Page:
Benthic metabolism in two turbid dryland rivers
MetadataShow full item record
1. Australian dryland rivers have among the most variable discharge of any rivers worldwide and are characterized by extended periods of no flow during which aquatic habitat contracts into isolated waterholes. Despite naturally high turbidity, benthic primary production is known to be the main source of carbon to waterhole food webs. The objective of this study was to quantify rates of benthic metabolism and identify factors influencing these rates in two Australian dryland rivers, the Cooper Creek and the Warrego River. 2. Both rivers have similar variable hydrology and high levels of turbidity (photic depths < 0.4 m), but fish abundance in Cooper Creek is 10 times than that of the Warrego River. Therefore, an additional aim of the study was to determine if fish abundances reflected underlying differences in benthic primary production. 3. Benthic gross primary production (GPP), benthic respiration, nutrient concentrations and light penetration were measured immediately after flow had ceased ('post-flow') and after at least 2 months of zero flow ('no-flow') in 15 waterholes from each river. A subset of four waterholes from each river was sampled on two additional occasions to determine if patterns were consistent over time. 4. Cooper Creek generally had higher rates of GPP and a more autotrophic benthic zone than the Warrego River. As a result, the expected positive relationship between fish abundance and GPP was generally observed at a broad catchment scale. 4. Light was the major control in benthic GPP in both rivers, as nutrient concentrations were high on all sampling occasions. However, for similar values of photic depth, GPP was greater in Cooper Creek than in the Warrego River. This suggests that more frequent disturbance of the littoral zone may inhibit biofilm development in waterholes of the Warrego River. 5. Although flow variability in dryland rivers is extreme compared with other rivers worldwide, cycles of expansion and contraction of aquatic habitat in these two rivers were associated with a shift in the dominance of regional scale (subcatchments contributing to river flow) versus local scale (waterhole morphology) influences on ecosystem functioning, similar to floodplain rivers in tropical and temperate regions. 頲008 The Authors.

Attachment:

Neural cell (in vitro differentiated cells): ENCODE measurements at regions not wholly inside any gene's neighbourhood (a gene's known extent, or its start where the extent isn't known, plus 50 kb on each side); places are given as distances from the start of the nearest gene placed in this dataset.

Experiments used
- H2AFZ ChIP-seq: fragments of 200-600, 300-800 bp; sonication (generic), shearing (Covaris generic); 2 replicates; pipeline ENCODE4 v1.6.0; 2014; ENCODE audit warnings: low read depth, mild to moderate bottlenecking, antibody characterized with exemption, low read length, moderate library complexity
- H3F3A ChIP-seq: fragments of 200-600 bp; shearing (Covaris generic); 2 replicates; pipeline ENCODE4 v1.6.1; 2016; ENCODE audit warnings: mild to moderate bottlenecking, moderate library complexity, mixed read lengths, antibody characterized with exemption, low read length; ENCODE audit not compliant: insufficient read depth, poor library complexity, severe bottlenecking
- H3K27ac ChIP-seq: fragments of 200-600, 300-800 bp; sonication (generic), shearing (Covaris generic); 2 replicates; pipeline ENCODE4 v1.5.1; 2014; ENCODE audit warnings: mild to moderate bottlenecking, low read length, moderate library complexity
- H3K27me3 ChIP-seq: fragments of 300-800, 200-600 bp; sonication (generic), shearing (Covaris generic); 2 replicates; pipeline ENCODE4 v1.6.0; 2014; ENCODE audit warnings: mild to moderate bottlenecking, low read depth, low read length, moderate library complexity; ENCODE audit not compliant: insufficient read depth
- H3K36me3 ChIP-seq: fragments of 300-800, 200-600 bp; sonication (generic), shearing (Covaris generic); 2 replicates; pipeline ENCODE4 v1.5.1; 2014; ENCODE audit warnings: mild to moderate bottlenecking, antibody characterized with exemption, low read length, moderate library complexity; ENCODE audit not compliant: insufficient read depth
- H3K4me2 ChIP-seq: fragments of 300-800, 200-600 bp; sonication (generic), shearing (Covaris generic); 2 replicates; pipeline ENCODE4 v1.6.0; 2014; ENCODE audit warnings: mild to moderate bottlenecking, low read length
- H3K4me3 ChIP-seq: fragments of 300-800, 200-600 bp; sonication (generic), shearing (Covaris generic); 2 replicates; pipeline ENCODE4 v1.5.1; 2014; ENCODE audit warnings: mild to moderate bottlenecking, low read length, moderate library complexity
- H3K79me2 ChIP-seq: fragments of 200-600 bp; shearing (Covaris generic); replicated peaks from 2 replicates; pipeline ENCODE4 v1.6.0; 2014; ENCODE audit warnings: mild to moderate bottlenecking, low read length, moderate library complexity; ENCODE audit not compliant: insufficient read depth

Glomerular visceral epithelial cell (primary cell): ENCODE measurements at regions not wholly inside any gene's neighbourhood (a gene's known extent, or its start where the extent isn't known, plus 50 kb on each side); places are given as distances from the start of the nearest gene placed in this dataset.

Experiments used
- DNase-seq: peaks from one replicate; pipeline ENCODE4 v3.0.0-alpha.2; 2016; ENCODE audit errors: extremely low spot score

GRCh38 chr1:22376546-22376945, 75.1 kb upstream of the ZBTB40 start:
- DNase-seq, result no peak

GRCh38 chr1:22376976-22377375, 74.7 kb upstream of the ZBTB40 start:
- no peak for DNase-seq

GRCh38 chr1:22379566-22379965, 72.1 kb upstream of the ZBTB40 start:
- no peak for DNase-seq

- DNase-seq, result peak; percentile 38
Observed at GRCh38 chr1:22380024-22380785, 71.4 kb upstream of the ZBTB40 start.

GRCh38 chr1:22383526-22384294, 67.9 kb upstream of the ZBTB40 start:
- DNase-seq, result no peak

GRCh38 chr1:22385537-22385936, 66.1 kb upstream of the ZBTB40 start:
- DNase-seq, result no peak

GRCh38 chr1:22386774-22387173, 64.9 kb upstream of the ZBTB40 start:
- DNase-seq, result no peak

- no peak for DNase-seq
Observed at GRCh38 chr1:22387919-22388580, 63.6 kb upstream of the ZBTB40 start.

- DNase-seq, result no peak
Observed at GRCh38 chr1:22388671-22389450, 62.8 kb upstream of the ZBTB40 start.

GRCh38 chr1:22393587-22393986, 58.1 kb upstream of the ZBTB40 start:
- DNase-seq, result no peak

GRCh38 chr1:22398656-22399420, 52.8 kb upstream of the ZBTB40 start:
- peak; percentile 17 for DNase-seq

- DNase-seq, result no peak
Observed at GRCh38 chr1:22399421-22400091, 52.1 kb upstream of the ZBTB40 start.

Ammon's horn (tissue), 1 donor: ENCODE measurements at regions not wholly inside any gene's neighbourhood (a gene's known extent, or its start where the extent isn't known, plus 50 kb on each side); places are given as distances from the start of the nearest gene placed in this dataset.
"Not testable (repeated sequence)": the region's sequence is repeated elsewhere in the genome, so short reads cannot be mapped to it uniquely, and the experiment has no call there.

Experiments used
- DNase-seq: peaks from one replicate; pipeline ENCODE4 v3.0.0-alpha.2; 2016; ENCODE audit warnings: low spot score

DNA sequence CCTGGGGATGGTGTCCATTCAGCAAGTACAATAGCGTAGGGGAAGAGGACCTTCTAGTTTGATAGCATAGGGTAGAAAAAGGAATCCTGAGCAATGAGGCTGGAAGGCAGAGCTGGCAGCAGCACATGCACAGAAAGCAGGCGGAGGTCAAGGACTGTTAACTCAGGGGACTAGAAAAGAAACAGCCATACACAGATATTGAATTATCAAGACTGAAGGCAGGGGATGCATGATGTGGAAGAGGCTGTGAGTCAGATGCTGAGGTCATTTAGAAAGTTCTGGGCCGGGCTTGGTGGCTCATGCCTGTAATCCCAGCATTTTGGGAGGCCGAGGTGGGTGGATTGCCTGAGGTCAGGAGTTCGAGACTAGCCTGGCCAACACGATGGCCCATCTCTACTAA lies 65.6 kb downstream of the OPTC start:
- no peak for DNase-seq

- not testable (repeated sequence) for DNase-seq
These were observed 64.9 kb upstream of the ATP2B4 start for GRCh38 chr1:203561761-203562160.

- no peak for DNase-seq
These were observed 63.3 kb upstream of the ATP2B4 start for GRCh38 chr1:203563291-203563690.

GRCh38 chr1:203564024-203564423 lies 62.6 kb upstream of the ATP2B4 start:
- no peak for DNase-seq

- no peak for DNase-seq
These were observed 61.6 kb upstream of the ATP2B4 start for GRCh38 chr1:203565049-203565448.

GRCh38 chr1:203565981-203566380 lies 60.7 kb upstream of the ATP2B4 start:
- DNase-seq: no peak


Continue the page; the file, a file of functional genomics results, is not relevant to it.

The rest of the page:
© 2009 Blackwell Publishing. This is the pre-peer reviewed version of the following article: Benthic metabolism in two turbid dryland rivers, Freshwater Biology Volume 54, Issue 2, 2009, 236-253, which has been published in final form at 10.1111/j.1365-2427.2008.02104.x.